A dish my mum made that I could happily never eat again is: tuna mornay. My early encounters with corn, peas and hot tuna scattered through a creamy sauce have left me suss on pairing seafood with cream.
Hand-formed potato gnocchi. Photo: Jennifer Soo
My nonna made the best ever: gnocchi. For those fortunate enough to have tried it, her gnocchi will go down in memory as the G.O.A.T. The melt-in-your-mouth pillows of potato struck that elusive textural balance of soft, yet sturdy, and were deftly dimpled with a wooden paddle to pick up the rich, Napoletana sauce. My family would gorge themselves on it, eating until our stomachs were sore, refusing to let a single, starchy dumpling go to waste. As nonna grew older I took a notepad to the kitchen in an attempt to preserve the magic, but her way of cooking came down to a "feel" that I could never quite recreate.
A dish my nonna made that I could happily never eat again is: green beans. For all of my Nonna's strengths, cooking beans was not one of them. I remember them being boiled to the point of losing all structural integrity, leaving me struggling to pick them up with a fork. Nowadays, I prefer my greens flash-fried.
My mum made the best ever: roast chicken. Nothing, but nothing, said special occasion like Mum's roast chook. It's not that she did anything wildly creative, either. No stuffing. No fancy marinades or spice mixes. Just bought a good bird, roasted it until the skin was crisp and golden and the flesh was tender but not pink, and sent it out with plenty of gravy and roast potatoes.
It's still my desert island dish, only these days, I prefer it roasted a la Marcella Hazan in The Essentials of Classic Italian Cooking. Hazan seasons it inside and out with salt and pepper, stuffs the cavity with two small lemons (punctured several times so the juice spills out), closes it with toothpicks and roasts it initially breast side down before flipping so the breast faces up.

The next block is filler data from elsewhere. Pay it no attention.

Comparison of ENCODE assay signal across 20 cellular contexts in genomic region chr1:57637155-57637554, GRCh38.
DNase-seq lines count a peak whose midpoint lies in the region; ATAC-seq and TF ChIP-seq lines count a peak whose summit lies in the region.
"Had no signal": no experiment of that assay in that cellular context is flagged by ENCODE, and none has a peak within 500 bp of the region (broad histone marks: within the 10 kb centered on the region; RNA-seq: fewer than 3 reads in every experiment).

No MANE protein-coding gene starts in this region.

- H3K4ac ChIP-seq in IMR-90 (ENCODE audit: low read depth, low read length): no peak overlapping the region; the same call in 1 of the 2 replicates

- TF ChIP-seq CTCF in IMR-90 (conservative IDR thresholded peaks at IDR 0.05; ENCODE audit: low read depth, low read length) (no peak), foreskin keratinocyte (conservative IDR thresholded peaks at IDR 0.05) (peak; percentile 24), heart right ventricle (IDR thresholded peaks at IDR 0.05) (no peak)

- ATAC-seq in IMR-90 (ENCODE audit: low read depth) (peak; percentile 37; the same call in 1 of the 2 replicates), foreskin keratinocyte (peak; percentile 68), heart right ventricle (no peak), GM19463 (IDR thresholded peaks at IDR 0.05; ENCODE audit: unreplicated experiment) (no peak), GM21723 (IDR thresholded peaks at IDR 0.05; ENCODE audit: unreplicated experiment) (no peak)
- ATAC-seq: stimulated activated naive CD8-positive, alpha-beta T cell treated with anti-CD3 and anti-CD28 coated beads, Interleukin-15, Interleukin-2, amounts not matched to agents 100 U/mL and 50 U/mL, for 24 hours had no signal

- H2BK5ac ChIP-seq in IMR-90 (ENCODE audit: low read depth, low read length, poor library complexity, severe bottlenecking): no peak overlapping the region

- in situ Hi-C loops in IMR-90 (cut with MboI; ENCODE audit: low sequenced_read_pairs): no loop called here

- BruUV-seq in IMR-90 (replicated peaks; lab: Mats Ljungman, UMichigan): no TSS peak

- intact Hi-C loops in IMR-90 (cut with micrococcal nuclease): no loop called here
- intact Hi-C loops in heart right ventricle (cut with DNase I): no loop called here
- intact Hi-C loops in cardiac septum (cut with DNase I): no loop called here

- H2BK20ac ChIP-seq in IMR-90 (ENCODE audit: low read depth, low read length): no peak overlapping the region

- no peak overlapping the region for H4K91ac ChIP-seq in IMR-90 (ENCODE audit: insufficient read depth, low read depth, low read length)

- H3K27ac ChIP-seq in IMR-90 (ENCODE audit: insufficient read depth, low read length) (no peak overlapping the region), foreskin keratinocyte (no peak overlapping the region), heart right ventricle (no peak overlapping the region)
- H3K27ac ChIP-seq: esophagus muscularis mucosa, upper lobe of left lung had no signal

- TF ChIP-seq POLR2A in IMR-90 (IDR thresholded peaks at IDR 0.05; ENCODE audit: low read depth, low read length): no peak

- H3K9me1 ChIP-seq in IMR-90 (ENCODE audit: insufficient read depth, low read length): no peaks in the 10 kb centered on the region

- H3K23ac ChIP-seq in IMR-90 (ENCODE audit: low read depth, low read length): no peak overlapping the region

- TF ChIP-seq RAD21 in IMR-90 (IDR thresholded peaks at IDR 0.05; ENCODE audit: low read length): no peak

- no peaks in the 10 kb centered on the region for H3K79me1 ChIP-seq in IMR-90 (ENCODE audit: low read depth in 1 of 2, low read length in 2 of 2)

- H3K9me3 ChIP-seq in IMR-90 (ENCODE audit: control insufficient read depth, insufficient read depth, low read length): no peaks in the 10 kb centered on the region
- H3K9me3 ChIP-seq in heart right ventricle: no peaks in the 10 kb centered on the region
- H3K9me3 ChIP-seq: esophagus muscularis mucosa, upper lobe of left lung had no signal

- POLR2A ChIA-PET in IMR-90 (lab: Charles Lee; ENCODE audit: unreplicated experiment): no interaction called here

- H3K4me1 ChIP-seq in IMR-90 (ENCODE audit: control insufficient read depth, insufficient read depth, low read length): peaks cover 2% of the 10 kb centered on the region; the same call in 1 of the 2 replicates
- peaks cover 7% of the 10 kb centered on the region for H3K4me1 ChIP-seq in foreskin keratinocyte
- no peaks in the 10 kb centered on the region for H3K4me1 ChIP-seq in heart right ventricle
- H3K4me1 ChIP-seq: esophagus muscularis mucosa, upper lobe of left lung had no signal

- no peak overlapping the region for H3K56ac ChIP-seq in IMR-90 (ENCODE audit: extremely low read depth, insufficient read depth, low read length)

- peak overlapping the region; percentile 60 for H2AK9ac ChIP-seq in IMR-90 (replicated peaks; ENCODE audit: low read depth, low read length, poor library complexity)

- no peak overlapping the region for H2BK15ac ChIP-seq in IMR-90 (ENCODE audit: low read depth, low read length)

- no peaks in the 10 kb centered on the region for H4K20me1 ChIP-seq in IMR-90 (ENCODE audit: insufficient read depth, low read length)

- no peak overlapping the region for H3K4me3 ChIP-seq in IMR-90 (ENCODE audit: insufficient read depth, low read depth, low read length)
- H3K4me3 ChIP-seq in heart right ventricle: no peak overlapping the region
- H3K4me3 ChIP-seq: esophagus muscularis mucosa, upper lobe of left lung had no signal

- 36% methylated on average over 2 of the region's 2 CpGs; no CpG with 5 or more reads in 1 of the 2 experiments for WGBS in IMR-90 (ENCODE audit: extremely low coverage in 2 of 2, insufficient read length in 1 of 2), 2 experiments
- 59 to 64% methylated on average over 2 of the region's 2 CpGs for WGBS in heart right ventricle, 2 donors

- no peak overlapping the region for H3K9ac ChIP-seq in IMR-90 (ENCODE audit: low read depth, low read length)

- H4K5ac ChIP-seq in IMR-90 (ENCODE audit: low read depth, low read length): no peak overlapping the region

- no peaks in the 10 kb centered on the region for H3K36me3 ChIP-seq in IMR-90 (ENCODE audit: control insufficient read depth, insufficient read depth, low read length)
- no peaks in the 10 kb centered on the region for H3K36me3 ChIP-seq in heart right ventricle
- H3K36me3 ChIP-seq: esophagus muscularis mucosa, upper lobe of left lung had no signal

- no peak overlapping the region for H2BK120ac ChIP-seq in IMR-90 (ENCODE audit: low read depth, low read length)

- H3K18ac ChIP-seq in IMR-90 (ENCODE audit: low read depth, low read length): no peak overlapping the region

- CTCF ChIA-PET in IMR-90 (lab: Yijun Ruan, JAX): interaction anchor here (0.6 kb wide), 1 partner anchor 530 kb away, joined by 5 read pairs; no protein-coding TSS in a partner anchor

- Jill Dupleix's "great roast chicken" (pictured) uses a similar method.
A dish my mum made that I could happily never eat again is: ketchup. Mum is an excellent cook, always willing to try new recipes and spurning waste before that became fashionable again. But I could never get behind her homemade ketchup, which the family dubbed DTS (Dreaded Tomato Sauce). It had a tendency to ferment, resulting in some spectacular explosions. Sorry Mum, but I prefer Heinz.
My mum made the best ever: It was lemon meringue pie or bust when it came to baking for my Mum. I remember her mixing, rolling and folding the pastry by hand, then layering on tangy yellow lemon curd and spoonfuls of fluffy hand-beaten meringue. The result was sunshine in a bowl, fresher and lighter than anything I've eaten since. Mum's recipe was simple, reminiscent of the Commonsense Cookery version, which uses egg for a richer crust. Passed down and adapted from her mother, it would have originally been made in the residual heat of the wood stove after mains were cooked and served.
- For a cheat's version, try Jill Dupleix's bite-sized tarts using condensed milk
- Or, if you're looking for a real showstopper, give Katrina Meynink's lemon-raspberry version a go
A dish my mum made that I could happily never eat again is: Brown rice anything. Sure, it's probably healthier than some white varieties, and it has a chewiness and nutty flavour that works in certain dishes, such as '70s-style stuffed capsicums. But in fried rice? I'd rather the white stuff.